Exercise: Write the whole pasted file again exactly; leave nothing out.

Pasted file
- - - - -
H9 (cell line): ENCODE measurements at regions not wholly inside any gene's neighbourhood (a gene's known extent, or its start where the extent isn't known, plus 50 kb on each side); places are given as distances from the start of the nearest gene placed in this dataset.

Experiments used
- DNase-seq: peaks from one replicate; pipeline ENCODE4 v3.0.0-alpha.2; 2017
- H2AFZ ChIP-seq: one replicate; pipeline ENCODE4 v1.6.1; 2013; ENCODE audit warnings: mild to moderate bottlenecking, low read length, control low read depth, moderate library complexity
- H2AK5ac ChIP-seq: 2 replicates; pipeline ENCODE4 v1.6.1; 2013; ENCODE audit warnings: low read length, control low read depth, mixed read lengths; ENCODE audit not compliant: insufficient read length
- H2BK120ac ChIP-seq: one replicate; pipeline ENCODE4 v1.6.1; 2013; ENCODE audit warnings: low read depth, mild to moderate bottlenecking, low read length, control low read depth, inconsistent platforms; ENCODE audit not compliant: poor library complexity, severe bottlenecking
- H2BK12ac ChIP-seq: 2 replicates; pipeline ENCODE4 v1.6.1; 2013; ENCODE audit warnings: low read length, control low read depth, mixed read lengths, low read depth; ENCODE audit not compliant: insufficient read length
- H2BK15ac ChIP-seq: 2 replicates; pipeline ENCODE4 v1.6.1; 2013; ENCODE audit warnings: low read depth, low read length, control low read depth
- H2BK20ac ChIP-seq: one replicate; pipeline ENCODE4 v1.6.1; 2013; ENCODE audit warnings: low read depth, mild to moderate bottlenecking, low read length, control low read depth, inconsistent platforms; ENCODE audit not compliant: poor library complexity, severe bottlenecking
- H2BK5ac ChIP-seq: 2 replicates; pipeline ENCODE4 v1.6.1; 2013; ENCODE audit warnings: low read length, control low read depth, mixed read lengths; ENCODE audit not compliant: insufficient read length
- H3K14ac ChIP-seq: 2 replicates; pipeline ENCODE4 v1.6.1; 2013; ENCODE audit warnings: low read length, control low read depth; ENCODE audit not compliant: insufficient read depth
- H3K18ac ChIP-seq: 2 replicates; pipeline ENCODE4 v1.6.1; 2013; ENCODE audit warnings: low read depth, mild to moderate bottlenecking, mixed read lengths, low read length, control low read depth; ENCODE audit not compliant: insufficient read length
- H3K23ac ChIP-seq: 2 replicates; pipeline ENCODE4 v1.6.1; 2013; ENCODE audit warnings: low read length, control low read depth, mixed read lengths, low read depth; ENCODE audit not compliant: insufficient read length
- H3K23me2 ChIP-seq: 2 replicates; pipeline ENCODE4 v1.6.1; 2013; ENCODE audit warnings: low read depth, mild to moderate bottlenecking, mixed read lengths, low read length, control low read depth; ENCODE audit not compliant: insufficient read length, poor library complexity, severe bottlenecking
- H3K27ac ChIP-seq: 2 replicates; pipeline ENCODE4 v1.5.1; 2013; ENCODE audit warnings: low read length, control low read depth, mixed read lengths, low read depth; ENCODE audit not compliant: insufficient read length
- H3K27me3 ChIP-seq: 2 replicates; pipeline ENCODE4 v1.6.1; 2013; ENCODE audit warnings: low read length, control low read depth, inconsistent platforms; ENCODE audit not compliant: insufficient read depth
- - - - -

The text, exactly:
H9 (cell line): ENCODE measurements at regions not wholly inside any gene's neighbourhood (a gene's known extent, or its start where the extent isn't known, plus 50 kb on each side); places are given as distances from the start of the nearest gene placed in this dataset.

Experiments used
- DNase-seq: peaks from one replicate; pipeline ENCODE4 v3.0.0-alpha.2; 2017
- H2AFZ ChIP-seq: one replicate; pipeline ENCODE4 v1.6.1; 2013; ENCODE audit warnings: mild to moderate bottlenecking, low read length, control low read depth, moderate library complexity
- H2AK5ac ChIP-seq: 2 replicates; pipeline ENCODE4 v1.6.1; 2013; ENCODE audit warnings: low read length, control low read depth, mixed read lengths; ENCODE audit not compliant: insufficient read length
- H2BK120ac ChIP-seq: one replicate; pipeline ENCODE4 v1.6.1; 2013; ENCODE audit warnings: low read depth, mild to moderate bottlenecking, low read length, control low read depth, inconsistent platforms; ENCODE audit not compliant: poor library complexity, severe bottlenecking
- H2BK12ac ChIP-seq: 2 replicates; pipeline ENCODE4 v1.6.1; 2013; ENCODE audit warnings: low read length, control low read depth, mixed read lengths, low read depth; ENCODE audit not compliant: insufficient read length
- H2BK15ac ChIP-seq: 2 replicates; pipeline ENCODE4 v1.6.1; 2013; ENCODE audit warnings: low read depth, low read length, control low read depth
- H2BK20ac ChIP-seq: one replicate; pipeline ENCODE4 v1.6.1; 2013; ENCODE audit warnings: low read depth, mild to moderate bottlenecking, low read length, control low read depth, inconsistent platforms; ENCODE audit not compliant: poor library complexity, severe bottlenecking
- H2BK5ac ChIP-seq: 2 replicates; pipeline ENCODE4 v1.6.1; 2013; ENCODE audit warnings: low read length, control low read depth, mixed read lengths; ENCODE audit not compliant: insufficient read length
- H3K14ac ChIP-seq: 2 replicates; pipeline ENCODE4 v1.6.1; 2013; ENCODE audit warnings: low read length, control low read depth; ENCODE audit not compliant: insufficient read depth
- H3K18ac ChIP-seq: 2 replicates; pipeline ENCODE4 v1.6.1; 2013; ENCODE audit warnings: low read depth, mild to moderate bottlenecking, mixed read lengths, low read length, control low read depth; ENCODE audit not compliant: insufficient read length
- H3K23ac ChIP-seq: 2 replicates; pipeline ENCODE4 v1.6.1; 2013; ENCODE audit warnings: low read length, control low read depth, mixed read lengths, low read depth; ENCODE audit not compliant: insufficient read length
- H3K23me2 ChIP-seq: 2 replicates; pipeline ENCODE4 v1.6.1; 2013; ENCODE audit warnings: low read depth, mild to moderate bottlenecking, mixed read lengths, low read length, control low read depth; ENCODE audit not compliant: insufficient read length, poor library complexity, severe bottlenecking
- H3K27ac ChIP-seq: 2 replicates; pipeline ENCODE4 v1.5.1; 2013; ENCODE audit warnings: low read length, control low read depth, mixed read lengths, low read depth; ENCODE audit not compliant: insufficient read length
- H3K27me3 ChIP-seq: 2 replicates; pipeline ENCODE4 v1.6.1; 2013; ENCODE audit warnings: low read length, control low read depth, inconsistent platforms; ENCODE audit not compliant: insufficient read depth